BBC NEWS Americas Africa Europe Middle East South Asia Asia Pacific Russian Polish Albanian Greek Czech Ukrainian Serbian Turkish Romanian

BBC News World Edition
 You are in: Europe  
News Front Page
Middle East
South Asia
Talking Point
Country Profiles
In Depth
BBC Sport
BBC Weather
Sunday, 9 February, 2003, 16:37 GMT
Iraq disarmament plan gains support
UN inspectors in Iraq
The plan reportedly calls for more inspectors
Russia has said it will support a Franco-German plan aimed at averting war with Iraq.

The plan reportedly calls for the tripling of UN weapons inspectors in Iraq, banning Iraqi flights anywhere over the country and deploying UN peacekeepers.

I have no doubt that Russia will adhere to it

Sergei Ivanov, Russian Defence Minister
German Defence Minister Peter Struck said the proposal would be presented to the United Nations Security Council on Friday - the same day the chief UN weapons inspectors present their second critical report on Iraqi co-operation.

The plan seems certain to deepen a growing rift between the United States and European countries over how to ensure Iraq disarms.

Open in new window : Who backs war?
Where key nations stand on Iraq

Russia and France both possess the power to veto a new resolution, reportedly being drafted by the UK, which would clear the way for military action against Iraq.

Russian backing

Mr Struck said German Chancellor Gerhard Schroeder would discuss the plan with the visiting Russian President, Vladimir Putin, in Berlin on Sunday.

He said Germany "could well take part" in a UN peacekeeping force in Iraq reportedly envisaged by the plan.

The defence minister said he hoped the plan would be "taken up positively" by the Security Council next Friday.

Russia's Defence Minister, Sergei Ivanov, said on Sunday that if the plan was presented to the UN, "I have no doubt that Russia will adhere to it."

Belgium also said it was favourable to the Franco-German plan, according to the French news agency AFP.

The BBC's Ray Furlong, who is in Berlin, says Vladimir Putin is keen to avoid a war, but at the same time wants to avoid the kind of damaging rows that Germany has had with the United States over Iraq.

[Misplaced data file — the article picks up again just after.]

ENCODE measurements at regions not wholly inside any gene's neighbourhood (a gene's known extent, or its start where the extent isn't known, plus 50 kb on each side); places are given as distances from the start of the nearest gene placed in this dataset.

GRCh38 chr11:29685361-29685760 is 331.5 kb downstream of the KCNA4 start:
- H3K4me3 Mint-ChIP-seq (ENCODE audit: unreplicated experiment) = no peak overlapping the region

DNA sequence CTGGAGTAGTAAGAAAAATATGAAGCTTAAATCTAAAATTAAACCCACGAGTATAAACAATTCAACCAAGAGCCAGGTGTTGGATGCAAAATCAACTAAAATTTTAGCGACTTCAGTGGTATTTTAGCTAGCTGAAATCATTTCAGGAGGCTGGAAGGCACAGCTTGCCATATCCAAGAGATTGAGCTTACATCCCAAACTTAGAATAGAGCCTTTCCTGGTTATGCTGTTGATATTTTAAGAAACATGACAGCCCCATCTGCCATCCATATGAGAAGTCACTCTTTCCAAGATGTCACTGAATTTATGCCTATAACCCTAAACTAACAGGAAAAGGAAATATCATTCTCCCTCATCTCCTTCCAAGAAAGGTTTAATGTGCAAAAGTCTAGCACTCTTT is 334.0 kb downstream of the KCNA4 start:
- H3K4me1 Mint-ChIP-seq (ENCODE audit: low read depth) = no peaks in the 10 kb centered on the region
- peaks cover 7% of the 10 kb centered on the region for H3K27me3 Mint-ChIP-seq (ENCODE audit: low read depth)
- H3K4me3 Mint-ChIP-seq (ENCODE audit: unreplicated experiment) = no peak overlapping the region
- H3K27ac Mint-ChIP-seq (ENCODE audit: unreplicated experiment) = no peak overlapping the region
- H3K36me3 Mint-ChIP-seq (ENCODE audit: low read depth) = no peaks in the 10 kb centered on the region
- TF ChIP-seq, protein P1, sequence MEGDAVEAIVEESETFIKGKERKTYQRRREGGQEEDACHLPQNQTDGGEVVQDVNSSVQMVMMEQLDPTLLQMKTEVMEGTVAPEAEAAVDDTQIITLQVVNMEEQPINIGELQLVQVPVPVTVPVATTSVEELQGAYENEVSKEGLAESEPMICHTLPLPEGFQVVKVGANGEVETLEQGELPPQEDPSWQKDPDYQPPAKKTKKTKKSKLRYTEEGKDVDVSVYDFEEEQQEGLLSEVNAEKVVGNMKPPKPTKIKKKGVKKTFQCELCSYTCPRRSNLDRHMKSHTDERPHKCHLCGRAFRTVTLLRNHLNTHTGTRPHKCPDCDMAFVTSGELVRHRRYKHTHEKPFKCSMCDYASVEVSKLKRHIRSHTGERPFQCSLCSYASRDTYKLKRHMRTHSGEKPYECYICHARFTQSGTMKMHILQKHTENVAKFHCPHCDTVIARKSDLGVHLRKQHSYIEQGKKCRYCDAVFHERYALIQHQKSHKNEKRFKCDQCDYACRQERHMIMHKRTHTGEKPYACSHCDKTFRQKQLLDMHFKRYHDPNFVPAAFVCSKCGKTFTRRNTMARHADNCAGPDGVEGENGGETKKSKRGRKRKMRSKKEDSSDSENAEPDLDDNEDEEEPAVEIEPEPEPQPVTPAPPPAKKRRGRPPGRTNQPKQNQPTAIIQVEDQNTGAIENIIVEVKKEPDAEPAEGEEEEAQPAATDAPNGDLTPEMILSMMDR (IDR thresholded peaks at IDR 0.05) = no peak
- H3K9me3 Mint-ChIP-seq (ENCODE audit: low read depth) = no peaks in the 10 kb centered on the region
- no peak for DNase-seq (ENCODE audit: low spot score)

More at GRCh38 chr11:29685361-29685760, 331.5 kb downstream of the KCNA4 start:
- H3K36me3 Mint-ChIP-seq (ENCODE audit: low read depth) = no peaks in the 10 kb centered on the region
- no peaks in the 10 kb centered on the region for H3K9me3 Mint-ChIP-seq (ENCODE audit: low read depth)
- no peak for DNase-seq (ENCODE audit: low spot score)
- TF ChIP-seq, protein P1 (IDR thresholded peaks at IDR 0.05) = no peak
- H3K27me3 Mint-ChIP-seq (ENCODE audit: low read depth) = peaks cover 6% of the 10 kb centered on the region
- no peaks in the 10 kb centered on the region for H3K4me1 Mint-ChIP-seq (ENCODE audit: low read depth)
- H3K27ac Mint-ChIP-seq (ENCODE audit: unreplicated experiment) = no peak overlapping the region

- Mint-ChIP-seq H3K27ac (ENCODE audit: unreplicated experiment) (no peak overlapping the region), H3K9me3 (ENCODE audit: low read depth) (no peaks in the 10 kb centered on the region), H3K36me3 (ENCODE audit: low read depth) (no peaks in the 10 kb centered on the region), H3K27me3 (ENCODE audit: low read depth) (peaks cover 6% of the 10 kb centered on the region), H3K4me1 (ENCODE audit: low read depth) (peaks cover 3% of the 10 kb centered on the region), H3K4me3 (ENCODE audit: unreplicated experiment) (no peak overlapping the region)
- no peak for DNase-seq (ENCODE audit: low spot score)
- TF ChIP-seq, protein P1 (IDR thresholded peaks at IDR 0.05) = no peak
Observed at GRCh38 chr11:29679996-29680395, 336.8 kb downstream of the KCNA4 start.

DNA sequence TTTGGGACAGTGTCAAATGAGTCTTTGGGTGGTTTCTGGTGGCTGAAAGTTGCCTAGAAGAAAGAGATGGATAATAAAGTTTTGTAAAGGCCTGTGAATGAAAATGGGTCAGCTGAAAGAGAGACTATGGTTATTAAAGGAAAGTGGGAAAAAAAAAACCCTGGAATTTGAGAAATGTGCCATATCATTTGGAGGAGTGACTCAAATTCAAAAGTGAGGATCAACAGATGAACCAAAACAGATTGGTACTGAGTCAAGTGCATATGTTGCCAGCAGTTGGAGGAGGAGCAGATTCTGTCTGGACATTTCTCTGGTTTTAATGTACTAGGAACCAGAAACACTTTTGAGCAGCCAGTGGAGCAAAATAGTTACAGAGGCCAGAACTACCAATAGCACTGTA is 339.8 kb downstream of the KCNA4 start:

The Franco-German plan might fit the bill, he says.

US anger

News of the initiative has been greeted with anger by American officials, who said Washington had not been consulted.

Joschka Fischer, German foreign minister
Fischer said he was not convinced by the US

On Sunday, US Secretary of State Colin Powell made a point of saying he had learned about it through press reports.

But the administration's real concern is with the substance of the plan - to focus on inspections was to miss the point, said Mr Powell.

He said Saddam Hussein was simply not complying with the UN's demands and no amount of time and no increase in the number of inspectors was likely to change that.

Mr Powell warned that if the UN did not face up to its responsibilities, America was still prepared to take military action.

Differences over how to deal with Iraq have soured relations between Germany and France and the US, which insists diplomatic attempts to disarm Iraq have failed.

On Saturday, US Defence Secretary Donald Rumsfeld warned that if the international community showed a lack of resolve, "there is no chance [Iraqi President] Saddam Hussein will disarm voluntarily or flee - and thus little chance of a peaceful outcome".

But German Foreign Minister Joschka Fischer told Mr Rumsfeld: "I can't go to the public and say 'let's go to war because there are reasons'. I don't believe in them."

New voice

The Munich meeting also heard from Iran's deputy minister for international and legal affairs, Gholamali Koshroo - the first time Tehran has been represented at the gathering.

Mr Koshroo urged Iraq to disarm, but stressed his country's opposition to a war.

He also emphasised the need to deal with the Israeli-Palestinian conflict.

BBC defence correspondent Jonathan Marcus, who is in Munich, says the speech - delivered in English - was measured and moderate in tone, ending with a call for the Muslim world and the West to develop a broader view of each other.

The BBC's David Chazan
"France and Germany both believe there's still time for a peaceful solution"
The BBC's Tristana Moore in Munich
"Belgium may use its Nato veto against US proposals"
German SDP member of parliament Monica Griefahn
"I hope the US would be open to this idea"

Key stories





See also:

09 Feb 03 | Middle East
09 Feb 03 | Europe
08 Feb 03 | Europe
08 Feb 03 | Middle East
07 Feb 03 | Middle East
05 Feb 03 | Americas
28 Jan 03 | Americas
27 Jan 03 | Americas
Internet links:

The BBC is not responsible for the content of external internet sites

Links to more Europe stories are at the foot of the page.

 E-mail this story to a friend

Links to more Europe stories

© BBC ^^ Back to top

News Front Page | Africa | Americas | Asia-Pacific | Europe | Middle East |
South Asia | UK | Business | Entertainment | Science/Nature |
Technology | Health | Talking Point | Country Profiles | In Depth |